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Metrocards and East River ferries

Buy land and buy sea? East River ferry operator wants to accept Metrocards

Brooklyn Daily

The operator of a ferry line that connects Greenpoint, Williamsburg, and DUMBO with Manhattan wants to accept MetroCards — a proposal that could streamline payment and lure more landlubbers to commute across the East River, transit advocates say.

New York Waterway, which runs the East River Ferry, has asked the MTA and the city to study how it can add ferry rides onto MetroCards, creating a single pass that straphangers can use to commute on land and by sea.

“The idea of integrating the MetroCard system into the East River Ferry system is something we’ve talked about in the past and we are interested in exploring options and learning more from the city and the MTA,” said Billybey Ferry Company CEO Paul Goodman.

A spokeswoman with the Economic Development Corporation, which is subsidizing ferry service with $9.3 million in city funds over three years, said the city is weighing the idea.

An MTA spokesman declined to discuss how it would reconcile pricing differences between the two forms of transit: a one-way ferry trip costs $4 and a monthly unlimited pass costs $140 — considerably more than the MTA’s $2.25 single ride and $104 unlimited MetroCards. (The ferry also adds a $1 surcharge for bringing bikes onto boats).

“It’s a bit early in the game to get in the details,” the MTA spokesman said.

In addition to addressing MetroCard pricing, the authority must also determine how to install card-swiping equipment comparable to the ones at subway stops at ferry landings.

And both the MTA and New York Waterway would have to determine how to process transfers.

“If there’s a free connection, one of the two entities would have to give up a free trip,” said a ferry spokesman.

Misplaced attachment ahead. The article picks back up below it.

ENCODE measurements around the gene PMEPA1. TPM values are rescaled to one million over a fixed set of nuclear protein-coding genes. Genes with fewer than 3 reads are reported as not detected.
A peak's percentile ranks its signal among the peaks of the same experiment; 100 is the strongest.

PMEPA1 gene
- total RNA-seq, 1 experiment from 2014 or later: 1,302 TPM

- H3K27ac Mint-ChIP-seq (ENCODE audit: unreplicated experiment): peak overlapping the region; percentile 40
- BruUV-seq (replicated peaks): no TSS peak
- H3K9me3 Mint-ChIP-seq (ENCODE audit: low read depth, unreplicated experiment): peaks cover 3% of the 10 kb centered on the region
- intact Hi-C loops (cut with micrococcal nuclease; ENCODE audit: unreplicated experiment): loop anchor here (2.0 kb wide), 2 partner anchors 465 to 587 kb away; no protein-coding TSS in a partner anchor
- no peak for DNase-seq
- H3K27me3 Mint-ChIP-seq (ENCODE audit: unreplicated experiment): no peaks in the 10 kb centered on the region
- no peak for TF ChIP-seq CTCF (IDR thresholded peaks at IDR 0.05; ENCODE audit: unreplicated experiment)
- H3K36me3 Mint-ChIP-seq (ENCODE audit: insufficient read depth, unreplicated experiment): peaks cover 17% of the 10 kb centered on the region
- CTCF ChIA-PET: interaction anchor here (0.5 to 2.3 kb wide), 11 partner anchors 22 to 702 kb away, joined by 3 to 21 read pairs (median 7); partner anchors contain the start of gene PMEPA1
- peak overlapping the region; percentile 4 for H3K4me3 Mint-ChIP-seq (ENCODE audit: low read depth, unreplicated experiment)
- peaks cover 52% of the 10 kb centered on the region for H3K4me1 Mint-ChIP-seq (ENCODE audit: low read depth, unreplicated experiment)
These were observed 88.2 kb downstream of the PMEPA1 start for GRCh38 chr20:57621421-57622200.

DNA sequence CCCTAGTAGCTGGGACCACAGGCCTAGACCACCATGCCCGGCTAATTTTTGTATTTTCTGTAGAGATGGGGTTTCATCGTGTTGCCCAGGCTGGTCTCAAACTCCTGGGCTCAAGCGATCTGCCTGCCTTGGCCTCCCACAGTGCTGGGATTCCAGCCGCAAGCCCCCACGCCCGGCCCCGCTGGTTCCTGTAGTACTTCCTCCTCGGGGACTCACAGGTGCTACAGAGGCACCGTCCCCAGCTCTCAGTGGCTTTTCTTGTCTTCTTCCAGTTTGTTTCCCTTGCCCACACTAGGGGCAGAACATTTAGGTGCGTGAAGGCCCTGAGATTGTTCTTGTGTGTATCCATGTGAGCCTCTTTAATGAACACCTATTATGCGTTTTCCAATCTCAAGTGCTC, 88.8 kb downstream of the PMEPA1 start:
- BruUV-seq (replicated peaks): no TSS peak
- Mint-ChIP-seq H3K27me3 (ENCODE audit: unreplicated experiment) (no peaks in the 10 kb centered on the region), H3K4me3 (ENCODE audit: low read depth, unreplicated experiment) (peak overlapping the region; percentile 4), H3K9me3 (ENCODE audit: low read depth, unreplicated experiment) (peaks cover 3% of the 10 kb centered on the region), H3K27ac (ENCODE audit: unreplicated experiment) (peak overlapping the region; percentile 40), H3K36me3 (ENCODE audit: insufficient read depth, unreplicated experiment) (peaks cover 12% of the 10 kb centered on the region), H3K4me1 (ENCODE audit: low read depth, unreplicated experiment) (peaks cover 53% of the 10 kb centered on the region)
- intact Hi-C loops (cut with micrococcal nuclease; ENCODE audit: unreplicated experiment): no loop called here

The city-backed ferry service set sail in June 2011, generating considerable excitement among residents in North Brooklyn and DUMBO, who use the boat to commute to Wall Street and midtown Manhattan in as little as 15 minutes.

So far, 715,000 riders have paid for a trip across the East River since its launch — a number that far exceeds the ferry company and the city’s expectations.

If MetroCard machines appear at ferry landings, New York wouldn’t be the first city to link its marine transit with its trains and buses.

San Franciscans use a transit debit card called a “Clipper,” which allows riders to pay for trains, buses, trolleys, and ferries from one source while keeping track of the different fares for each transit system.

And Boston residents get around Beantown by buying a CharlieCard, which allows unlimited travel on buses, subways, commuter trains, and ferries in the harbor.

Transit advocates lauded the idea and called on other transit agencies to join the discussion.

“To paraphrase Tolkien, let’s have ‘one card to rule them all!’ said Transportation Alternatives spokesman Michael Murphy. “There should be one transit card that people can use on the MTA, the ferries, the PATH, bike share, and commuter rail. A seamless public transportation experience would be a welcome development for New Yorkers and regional commuters.”

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